Special K

  • by Jim Piechota
  • Wednesday December 27, 2017
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The Kardashians: An American Drama by Jerry Oppenheimer; St. Martin's Press, $27.99

Jerry Oppenheimer, the Hollywood king of the unauthorized celebrity biography, flashes his laser pointer across the throne of the Kardashian dynasty and lets the glitter fall where it may in "The Kardashians: An American Drama."

The opening prologue shuffles readers back to the October 1995 O.J. Simpson murder trial, where Robert George Kardashian held court as the longtime friend and legal "dream team" attorney defending the arrogant football star. As the Kardashian name was repeated across the airwaves, it also began to stick into the minds of onlookers and television viewers worldwide.

It was a name that a pretty former junior flight attendant named Kristen Mary Houghton committed to memory well, and the kind of unlimited credit she was more than eager to hitch her wagon to. Described as a "mother of four and cougar extraordinaire," Kris, now 62, embodies a reputation for being a street-smart fast-talker. The author notes that she harbors a fetish for relationships with "attention-getter" men like Kardashian and former husband Bruce Jenner. This may be the residual effect of growing up in the shadow of an overbearing mother and the heartbreak of having an alcoholic father who abandoned the family when Kris was seven and her sister Karen was four.

Oppenheimer's unauthorized tell-all book swims with the sharks in the best way possible. It leaks gossipy tidbits and the dirty details on all of the nastiest deeds within the context of a biography that, on the outside, appears like glittery publicity to jack up the ratings on a sagging 14-season E! television series that has certainly seen better days. Oppenheimer nips at the Jimmy Choo-heeled daughters' "legacy" as a manufactured brand that pushed hard to get attention and notoriety. But he probes the deepest into Kris Houghton Kardashian Jenner's past as a wanton woman who, from a young age, had her Sugar Daddy headlights focused on the wealthiest men she could seduce and marry.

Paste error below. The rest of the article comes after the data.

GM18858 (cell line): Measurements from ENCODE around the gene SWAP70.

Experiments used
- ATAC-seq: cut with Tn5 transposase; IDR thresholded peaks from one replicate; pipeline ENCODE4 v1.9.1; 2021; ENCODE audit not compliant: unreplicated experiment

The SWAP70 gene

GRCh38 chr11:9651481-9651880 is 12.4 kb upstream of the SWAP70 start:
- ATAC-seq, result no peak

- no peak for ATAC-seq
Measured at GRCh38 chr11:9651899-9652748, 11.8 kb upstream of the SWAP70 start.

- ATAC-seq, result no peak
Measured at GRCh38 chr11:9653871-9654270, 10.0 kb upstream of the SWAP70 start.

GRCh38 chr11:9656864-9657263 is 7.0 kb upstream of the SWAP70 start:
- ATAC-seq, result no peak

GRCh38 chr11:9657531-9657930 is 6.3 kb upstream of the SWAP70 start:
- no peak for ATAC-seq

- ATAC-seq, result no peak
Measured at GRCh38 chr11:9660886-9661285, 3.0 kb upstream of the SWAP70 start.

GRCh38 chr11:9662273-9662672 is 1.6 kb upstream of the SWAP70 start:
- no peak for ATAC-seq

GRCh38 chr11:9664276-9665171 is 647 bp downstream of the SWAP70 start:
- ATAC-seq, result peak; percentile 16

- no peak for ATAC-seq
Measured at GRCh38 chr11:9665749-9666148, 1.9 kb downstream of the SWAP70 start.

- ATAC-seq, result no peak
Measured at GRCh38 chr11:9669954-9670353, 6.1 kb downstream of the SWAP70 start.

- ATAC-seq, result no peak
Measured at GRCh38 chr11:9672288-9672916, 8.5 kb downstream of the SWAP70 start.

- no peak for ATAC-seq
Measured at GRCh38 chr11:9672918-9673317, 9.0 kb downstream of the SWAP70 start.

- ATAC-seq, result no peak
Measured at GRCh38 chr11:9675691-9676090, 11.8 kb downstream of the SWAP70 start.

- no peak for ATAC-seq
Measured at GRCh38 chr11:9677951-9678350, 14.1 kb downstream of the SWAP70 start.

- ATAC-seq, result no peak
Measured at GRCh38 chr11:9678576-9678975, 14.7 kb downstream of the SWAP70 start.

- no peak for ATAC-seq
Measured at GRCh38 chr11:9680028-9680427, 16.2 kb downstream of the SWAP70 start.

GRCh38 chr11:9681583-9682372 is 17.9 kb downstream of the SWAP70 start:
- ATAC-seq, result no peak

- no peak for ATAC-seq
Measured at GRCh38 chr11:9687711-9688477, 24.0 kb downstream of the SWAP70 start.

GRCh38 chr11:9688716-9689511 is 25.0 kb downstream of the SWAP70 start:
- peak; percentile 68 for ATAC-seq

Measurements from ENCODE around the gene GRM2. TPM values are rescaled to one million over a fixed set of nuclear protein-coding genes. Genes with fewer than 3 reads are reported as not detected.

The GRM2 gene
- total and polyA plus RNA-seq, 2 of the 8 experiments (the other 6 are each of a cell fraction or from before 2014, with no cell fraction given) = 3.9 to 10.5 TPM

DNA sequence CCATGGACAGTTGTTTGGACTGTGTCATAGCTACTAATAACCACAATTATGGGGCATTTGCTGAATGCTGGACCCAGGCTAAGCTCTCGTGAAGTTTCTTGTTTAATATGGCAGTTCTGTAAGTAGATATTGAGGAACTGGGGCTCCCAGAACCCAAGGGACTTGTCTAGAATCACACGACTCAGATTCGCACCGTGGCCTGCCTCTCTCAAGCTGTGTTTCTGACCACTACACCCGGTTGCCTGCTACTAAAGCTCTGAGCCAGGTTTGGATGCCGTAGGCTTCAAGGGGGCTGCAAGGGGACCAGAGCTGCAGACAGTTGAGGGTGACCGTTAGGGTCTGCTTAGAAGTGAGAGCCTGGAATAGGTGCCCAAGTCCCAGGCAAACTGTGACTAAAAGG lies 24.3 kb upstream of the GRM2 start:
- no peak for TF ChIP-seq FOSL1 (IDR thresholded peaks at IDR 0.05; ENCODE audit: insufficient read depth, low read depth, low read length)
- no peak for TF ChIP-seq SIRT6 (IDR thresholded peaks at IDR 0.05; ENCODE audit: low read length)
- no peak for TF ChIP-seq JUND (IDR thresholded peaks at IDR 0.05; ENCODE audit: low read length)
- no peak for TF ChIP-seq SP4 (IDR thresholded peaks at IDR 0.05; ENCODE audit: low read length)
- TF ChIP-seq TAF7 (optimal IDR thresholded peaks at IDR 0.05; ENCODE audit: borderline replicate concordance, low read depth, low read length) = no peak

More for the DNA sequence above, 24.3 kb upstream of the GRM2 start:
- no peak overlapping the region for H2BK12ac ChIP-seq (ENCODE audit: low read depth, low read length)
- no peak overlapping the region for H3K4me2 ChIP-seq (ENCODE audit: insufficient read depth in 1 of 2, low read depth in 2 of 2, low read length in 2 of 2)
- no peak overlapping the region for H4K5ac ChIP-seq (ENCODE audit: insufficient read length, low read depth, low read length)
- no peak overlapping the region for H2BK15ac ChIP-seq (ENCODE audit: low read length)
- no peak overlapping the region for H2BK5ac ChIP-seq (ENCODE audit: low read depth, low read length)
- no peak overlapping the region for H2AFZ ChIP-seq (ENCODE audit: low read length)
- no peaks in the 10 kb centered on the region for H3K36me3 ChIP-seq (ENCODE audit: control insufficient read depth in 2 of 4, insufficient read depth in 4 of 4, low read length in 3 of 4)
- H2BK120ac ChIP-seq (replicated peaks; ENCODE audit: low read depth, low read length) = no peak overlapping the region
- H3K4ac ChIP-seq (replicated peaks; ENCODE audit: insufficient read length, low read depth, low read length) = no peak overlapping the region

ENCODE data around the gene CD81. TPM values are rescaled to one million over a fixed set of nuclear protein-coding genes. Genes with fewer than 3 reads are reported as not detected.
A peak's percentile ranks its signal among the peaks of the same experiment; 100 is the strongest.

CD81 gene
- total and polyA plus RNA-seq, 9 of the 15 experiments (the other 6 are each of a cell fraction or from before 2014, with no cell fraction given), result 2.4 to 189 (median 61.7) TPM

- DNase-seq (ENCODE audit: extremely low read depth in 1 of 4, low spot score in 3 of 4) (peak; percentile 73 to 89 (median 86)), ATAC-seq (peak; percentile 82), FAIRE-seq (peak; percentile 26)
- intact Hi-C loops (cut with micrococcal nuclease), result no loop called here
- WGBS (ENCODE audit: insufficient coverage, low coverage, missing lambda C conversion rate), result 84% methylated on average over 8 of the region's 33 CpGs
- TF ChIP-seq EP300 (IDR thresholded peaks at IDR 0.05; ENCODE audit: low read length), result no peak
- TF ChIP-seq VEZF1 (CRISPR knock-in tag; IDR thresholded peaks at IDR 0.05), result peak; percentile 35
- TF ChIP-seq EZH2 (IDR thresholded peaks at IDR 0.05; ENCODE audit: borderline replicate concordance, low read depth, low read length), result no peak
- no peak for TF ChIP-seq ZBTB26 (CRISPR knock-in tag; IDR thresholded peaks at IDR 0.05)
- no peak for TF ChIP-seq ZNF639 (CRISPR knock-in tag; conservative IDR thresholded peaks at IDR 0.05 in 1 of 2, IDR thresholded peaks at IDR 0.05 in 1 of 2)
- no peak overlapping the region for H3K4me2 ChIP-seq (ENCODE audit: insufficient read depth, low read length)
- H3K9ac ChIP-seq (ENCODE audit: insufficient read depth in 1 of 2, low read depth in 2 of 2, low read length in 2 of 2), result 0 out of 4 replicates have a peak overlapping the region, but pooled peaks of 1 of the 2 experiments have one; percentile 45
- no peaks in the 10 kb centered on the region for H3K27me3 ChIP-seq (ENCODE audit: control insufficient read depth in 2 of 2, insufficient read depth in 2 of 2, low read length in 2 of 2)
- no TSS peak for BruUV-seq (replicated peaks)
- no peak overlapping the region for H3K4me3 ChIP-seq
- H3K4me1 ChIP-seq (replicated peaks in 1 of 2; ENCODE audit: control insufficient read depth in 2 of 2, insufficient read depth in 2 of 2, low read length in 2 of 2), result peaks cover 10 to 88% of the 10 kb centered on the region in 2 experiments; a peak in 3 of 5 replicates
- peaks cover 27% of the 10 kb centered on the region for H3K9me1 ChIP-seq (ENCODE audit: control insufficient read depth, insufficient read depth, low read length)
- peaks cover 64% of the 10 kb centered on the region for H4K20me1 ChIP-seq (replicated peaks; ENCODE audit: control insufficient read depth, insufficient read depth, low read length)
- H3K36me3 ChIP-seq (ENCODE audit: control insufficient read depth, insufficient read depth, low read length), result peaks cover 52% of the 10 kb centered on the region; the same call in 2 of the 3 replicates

After a cavalcade of chapters justifiably preoccupied with Kris, the biography continues onto the family empire itself, branching out to include the lives of her daughters, particularly third-born Khloe, who receives the softest narrative touch of anyone in the book. This may be due to the "seriously questioned" nature of her parentage, or that the author needed a break from all the literary carnage that comes before her personal profiling, a la Kim and Kourtney.

From "Superstar" Kim with her sex tape and rampant narcissism, to Kourtney with her three children out of wedlock and identifying as "the least scandalous" of the group, the contemporary stories of the Kardashians in the book's final third will prove the most interesting to actual fans of the family or their shows.

Caitlyn Jenner isn't spared Oppenheimer's Exacto knife either. In one of many scandalous scenes, Jenner is caught, prior to his transition, by a family friend posing "in front of a mirror with his genitals tucked between his legs so that he was flat in the front." Things just become even more untucked from there.

None of the details receive the editing process. Every page free-flows like hot lava from the mouth of the Hollywood gossip volcano, including interview quotes from unnamed sources and extraneous Hollywood name-dropping.

Anyone with even a tinge of interest in the Kardashians will find this book a big, breezy, brazen chunk of pungent tabloid cheese. It's a cinder block of reality that Kris tried to stop from being published once her failed attempt at a show of her own, "Kris," crashed and burned in 2013.

Ridiculed, vilified, and despised as much as they are deified and idolized, the Kardashian clan gets flambeed in the red-hot flames of Oppenheimer's journalistic bonfire. Marshmallows not included.